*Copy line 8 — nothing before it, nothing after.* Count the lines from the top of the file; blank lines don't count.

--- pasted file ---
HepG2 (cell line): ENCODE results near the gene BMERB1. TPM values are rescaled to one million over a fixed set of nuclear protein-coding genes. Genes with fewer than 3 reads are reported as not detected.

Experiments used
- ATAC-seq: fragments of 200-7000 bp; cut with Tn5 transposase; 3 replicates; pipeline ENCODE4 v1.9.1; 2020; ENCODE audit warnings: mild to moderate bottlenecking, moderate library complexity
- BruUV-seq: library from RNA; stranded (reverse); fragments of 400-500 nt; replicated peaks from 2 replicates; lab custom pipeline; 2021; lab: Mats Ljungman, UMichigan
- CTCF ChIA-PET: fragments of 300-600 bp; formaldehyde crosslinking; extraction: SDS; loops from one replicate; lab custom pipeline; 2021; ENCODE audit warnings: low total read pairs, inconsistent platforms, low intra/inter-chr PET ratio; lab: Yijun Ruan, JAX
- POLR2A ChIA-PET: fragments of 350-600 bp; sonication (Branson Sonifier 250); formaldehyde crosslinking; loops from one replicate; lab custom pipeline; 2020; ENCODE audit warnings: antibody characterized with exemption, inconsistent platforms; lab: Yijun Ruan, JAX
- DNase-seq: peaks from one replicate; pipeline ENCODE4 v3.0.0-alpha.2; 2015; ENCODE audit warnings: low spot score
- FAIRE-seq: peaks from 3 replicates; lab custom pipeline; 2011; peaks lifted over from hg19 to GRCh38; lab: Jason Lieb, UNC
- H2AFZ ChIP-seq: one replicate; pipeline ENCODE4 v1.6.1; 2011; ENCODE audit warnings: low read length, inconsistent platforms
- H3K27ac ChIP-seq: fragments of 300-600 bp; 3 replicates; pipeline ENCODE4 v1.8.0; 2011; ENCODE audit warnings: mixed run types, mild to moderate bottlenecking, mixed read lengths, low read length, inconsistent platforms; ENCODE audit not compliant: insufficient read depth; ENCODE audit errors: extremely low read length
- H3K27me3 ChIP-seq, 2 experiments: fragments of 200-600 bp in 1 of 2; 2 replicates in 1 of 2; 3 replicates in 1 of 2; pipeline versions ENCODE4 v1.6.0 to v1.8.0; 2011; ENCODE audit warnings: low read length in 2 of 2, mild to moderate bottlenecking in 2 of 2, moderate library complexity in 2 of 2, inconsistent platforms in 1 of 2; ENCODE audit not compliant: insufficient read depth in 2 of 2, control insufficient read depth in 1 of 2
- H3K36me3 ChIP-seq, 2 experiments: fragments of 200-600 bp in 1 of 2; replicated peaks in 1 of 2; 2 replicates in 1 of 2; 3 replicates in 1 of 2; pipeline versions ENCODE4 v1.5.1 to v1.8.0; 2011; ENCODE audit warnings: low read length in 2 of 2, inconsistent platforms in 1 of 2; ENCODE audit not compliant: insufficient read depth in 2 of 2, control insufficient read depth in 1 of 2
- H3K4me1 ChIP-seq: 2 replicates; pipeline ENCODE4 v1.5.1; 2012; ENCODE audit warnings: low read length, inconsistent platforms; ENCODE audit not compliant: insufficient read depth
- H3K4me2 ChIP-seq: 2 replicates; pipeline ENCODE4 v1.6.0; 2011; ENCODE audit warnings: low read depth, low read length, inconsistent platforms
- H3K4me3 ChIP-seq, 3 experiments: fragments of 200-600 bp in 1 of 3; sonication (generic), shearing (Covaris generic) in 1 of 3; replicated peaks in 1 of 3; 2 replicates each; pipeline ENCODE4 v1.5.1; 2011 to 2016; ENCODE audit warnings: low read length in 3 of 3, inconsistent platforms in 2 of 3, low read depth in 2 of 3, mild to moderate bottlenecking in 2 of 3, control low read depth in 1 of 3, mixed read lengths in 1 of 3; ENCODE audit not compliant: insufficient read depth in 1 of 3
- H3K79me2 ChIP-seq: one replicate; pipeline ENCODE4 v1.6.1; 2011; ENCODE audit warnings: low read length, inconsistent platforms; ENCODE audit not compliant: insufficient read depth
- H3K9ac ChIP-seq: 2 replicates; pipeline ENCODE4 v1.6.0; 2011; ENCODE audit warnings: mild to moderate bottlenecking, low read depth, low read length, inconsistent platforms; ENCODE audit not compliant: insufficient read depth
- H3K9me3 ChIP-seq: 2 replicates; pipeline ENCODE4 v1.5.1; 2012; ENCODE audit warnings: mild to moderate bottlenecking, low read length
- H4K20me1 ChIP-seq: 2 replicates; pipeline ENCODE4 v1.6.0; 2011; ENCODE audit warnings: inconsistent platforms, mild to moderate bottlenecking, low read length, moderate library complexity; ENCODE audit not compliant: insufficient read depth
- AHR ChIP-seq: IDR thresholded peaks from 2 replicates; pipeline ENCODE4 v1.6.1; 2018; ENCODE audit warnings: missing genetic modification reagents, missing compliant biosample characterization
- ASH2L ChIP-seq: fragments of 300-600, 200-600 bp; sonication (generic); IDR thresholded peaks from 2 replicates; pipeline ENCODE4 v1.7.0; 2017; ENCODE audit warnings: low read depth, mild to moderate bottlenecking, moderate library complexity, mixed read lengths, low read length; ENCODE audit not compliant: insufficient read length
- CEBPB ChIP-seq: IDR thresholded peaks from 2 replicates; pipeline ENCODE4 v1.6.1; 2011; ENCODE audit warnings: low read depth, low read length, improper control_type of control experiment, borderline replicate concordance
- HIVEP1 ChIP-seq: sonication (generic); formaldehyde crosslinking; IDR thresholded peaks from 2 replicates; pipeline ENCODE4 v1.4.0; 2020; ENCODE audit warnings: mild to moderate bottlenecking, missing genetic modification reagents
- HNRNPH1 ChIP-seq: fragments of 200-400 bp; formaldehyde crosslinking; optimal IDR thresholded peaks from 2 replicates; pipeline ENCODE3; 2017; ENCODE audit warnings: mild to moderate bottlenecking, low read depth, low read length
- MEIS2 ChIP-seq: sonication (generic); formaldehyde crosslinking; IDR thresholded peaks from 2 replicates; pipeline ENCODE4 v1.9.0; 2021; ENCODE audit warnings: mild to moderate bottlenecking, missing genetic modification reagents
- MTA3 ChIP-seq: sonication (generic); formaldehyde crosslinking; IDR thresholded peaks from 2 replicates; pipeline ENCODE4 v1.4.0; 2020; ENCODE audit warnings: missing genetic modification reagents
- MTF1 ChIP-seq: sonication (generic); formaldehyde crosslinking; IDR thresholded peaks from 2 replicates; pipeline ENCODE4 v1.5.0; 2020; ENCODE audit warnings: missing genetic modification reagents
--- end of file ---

- FAIRE-seq: peaks from 3 replicates; lab custom pipeline; 2011; peaks lifted over from hg19 to GRCh38; lab: Jason Lieb, UNC